There are four main choices of material you can use for framing – timber, galvanised channel or square hollow section, galvanised pipe or aluminium channel or hollow section.  The aluminium materials are rust proof and generally easier to work.  All the metals can be riveted, screwed, bolted or welded to suit your needs.  All four materials do the job, however, if you choose timber be aware that it is unwise to use treated timber as the poisons have been known to leach out after rain and may kill your birds.

The spacing of your studs and noggin should be designed to suit your roof and wall lining materials.  This will prevent unnecessary cutting and wastage of these materials.


A shelter area must be provided to ensure the birds have a warm (no drafts) dry area during storms and cold strong winds.  It should also provide the birds with a safe hiding place as well as a protected nesting area.

There are many different opinions as to the size of the sheltered area, some aviaries have as little as one third of the aviary as shelter while others have the whole aviary under roof.  This will be entirely your decision, however, I believe it does depend to some degree on the type of birds you propose to keep and on the climate you live in – areas which receive lots of rain might need more roofed area..

When lining and roofing your sheltered area, there is a large range of materials that are easy to use and do a good job. eg.  Metal sheeting, fibre glass sheetings, fibro weatherboard etc.  Scientific studies have shown that exposure to ultraviolet light is important to ensure your birds produce sufficient vitamin “D”, so when choosing your roofing materials check to see that they don’t block out this important light source, so necessary for your birds.

If you choose a material that can become brittle due to years of weathering, aviary movement or your children’s cricket ball, it is wise to line inside the roof and walls with wire.   Some materials can generate a lot of heat, especially on hot summer days, or be very cold on a frosty winter’s night.  Therefore, some thought should be given to insulation, ventilation and an air “flow through” path.  Another aspect you need to consider is the light.  If the area is too dark, the birds may not like going into this area.  This problem can be overcome by simply painting with a light coloured paint or choosing your lining materials of a light colour.

Before attaching your roofing and wall cladding materials, be sure you have installed any electrical wiring and water supply pipes.


An important feature of all aviary designs is the location and type of access door.  Large aviaries are best suited to an access doorway and lane, which can also be used as a seed storage area, location of holding cages, refrigerators, washing sink etc.  The lane is usually located at the housing end of your aviary and has access to all your aviaries.  The lane can also be divided into sections by installing partitions and gates.  This can also be very useful when catching your birds, as you can shepherd them into this smaller area for catching.  A safety door is more suited to smaller aviaries as they don’t require as much space.  If your aviary is not large enough to accommodate a safety door on the inside then you may be able to locate one on the outside.  Failing this your last option will be to hang heavy plastic strips on the inside of your door opening, these will hopefully fill the space between you and the door opening and prevent any bird escaping while you are entering/exiting your aviary.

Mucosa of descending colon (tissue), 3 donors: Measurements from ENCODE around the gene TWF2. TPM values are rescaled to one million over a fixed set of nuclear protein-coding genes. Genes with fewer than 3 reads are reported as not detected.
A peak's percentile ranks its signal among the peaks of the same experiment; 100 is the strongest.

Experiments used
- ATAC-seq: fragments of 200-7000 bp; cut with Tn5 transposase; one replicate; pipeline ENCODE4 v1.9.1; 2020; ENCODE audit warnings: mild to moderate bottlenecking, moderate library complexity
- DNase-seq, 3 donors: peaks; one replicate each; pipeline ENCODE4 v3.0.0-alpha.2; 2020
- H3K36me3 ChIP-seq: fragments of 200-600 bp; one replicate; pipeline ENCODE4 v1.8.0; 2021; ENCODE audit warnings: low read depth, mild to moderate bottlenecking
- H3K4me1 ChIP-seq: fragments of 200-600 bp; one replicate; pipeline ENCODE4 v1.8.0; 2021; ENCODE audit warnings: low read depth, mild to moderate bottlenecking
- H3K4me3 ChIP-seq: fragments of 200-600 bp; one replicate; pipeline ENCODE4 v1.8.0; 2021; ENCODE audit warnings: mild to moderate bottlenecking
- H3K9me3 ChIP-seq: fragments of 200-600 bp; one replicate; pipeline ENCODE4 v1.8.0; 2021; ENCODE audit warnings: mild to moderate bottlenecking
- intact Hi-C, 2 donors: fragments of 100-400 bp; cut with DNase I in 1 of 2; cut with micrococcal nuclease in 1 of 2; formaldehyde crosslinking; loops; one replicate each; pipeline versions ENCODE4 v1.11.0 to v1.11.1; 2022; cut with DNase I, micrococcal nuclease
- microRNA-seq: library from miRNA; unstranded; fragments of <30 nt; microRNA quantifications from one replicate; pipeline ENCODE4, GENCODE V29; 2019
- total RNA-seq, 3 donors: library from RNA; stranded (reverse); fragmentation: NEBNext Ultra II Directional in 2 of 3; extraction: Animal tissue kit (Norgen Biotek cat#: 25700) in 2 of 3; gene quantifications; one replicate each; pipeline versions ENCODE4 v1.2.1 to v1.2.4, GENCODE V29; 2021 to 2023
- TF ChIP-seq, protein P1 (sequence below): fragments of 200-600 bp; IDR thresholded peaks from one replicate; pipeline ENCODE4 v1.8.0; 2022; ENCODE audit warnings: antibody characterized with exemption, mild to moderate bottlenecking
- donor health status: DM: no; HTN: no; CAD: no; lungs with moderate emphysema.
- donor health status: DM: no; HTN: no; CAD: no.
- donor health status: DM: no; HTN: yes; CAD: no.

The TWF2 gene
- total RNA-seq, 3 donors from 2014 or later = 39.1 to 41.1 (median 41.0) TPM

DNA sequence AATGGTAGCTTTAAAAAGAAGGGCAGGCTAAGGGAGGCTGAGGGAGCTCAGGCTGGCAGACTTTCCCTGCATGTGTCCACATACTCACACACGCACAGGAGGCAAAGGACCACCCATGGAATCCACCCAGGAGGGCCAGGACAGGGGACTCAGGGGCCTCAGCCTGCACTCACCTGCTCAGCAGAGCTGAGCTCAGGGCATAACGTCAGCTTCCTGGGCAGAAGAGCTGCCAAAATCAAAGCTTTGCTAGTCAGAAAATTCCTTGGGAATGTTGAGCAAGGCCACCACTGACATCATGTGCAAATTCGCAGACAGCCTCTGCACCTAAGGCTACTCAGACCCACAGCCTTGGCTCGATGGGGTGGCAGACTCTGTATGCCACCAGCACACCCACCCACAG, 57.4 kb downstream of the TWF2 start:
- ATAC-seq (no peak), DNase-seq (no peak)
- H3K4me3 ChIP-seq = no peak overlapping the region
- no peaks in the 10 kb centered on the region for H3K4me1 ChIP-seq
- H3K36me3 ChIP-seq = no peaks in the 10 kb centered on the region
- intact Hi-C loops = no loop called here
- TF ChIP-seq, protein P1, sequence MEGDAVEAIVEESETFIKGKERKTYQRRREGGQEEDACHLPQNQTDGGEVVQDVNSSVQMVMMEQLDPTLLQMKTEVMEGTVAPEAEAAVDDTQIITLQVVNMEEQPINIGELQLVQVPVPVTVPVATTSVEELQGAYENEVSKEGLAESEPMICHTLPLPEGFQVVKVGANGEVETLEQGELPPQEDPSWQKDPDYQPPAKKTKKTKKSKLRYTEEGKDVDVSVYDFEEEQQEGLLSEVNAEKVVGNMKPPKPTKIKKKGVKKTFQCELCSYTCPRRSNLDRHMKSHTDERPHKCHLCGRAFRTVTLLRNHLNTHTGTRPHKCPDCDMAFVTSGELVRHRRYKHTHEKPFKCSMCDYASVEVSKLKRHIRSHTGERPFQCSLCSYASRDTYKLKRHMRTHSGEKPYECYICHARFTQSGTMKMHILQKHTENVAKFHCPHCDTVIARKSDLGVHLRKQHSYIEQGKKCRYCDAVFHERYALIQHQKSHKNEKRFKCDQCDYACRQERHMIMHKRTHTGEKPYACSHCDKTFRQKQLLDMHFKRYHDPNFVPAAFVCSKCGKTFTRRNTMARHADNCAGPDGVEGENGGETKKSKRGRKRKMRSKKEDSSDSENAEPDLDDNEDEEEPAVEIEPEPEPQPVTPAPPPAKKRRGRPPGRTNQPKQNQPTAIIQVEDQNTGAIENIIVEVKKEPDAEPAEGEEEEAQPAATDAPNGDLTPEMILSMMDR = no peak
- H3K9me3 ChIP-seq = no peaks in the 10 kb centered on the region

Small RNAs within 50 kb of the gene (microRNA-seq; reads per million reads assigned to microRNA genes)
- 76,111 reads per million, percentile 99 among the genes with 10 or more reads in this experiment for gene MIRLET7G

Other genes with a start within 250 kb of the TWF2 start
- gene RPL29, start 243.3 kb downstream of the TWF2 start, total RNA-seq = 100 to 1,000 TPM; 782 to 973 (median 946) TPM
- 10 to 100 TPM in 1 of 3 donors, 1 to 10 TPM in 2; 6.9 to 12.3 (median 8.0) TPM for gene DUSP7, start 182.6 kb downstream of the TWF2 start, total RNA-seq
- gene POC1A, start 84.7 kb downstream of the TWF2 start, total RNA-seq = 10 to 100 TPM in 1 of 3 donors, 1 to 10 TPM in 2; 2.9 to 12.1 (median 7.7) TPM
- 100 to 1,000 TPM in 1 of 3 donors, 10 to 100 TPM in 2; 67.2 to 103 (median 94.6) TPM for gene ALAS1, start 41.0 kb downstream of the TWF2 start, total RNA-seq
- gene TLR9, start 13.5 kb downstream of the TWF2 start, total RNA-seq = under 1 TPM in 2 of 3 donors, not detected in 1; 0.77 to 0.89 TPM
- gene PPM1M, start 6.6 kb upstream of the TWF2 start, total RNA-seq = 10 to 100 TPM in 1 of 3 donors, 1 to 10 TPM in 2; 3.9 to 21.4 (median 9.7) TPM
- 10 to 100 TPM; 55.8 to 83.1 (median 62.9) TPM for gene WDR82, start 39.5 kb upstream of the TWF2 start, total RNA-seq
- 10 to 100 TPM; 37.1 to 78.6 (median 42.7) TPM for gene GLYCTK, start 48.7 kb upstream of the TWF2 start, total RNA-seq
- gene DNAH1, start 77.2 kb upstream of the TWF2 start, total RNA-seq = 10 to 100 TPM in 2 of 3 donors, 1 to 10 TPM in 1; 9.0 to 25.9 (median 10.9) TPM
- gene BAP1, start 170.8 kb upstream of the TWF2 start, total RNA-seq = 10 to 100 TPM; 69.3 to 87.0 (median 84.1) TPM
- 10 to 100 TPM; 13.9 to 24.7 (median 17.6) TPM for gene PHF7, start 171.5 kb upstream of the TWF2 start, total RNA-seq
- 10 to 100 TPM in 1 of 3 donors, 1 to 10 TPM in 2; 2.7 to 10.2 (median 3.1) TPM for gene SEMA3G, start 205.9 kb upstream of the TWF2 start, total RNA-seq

The location of your access door in relation to your feed station and nesting area is also important.  The ideal layout is to have your access door as close to your feed station as possible, so that you don’t disturb your nesting birds each time you feed them.


A well-designed feed station can also play an important role in the overall management of your aviary.  It can be attached to the wall of your aviary or stand alone, and can also double as a trapping station which can make catching your birds somewhat easier.

Stand-alone stations supported on a single pipe stand are more easily ant proofed than other stands.  This can be achieved by placing a layer of grease around the top of the support just under the tray of the stand, or building a moat type collar around the pipe, partly filled with water in place of the grease.

Feed Stations generally are a similar shape to a breeding cage, the main difference being part of the sides and walls incorporate a sliding wire section which can be removed or opened and shut by sliding these panels to suit.


The Code of Practice – Aviculture produced in Queensland under the Nature Conservation Act 1992 http://www.epa.qld.gov.au/publications/p00055aa.pdf/Aviculture.pdf indicates that for outdoor aviaries of minimum height 1.8 m and bird size approximately 100 mm in length, a minimum floor area of 0.370 square meters is required for a pair of birds.  Each additional bird of this size requires an additional 0.18 square meters of floor space.  The popular types of finch presently being bred range from 90 – 150 mm.  Many finch keepers would use a “higher rule of thumb” of one square metre of floor space per pair of birds. Using these figures you can easily calculate the number of birds your aviary can hold, or the size you need to design your aviary to accommodate the number and type of birds you require.

SUMMARY:   The above article attempts to give you all the important information required to enable you to design your dream aviary, so good luck.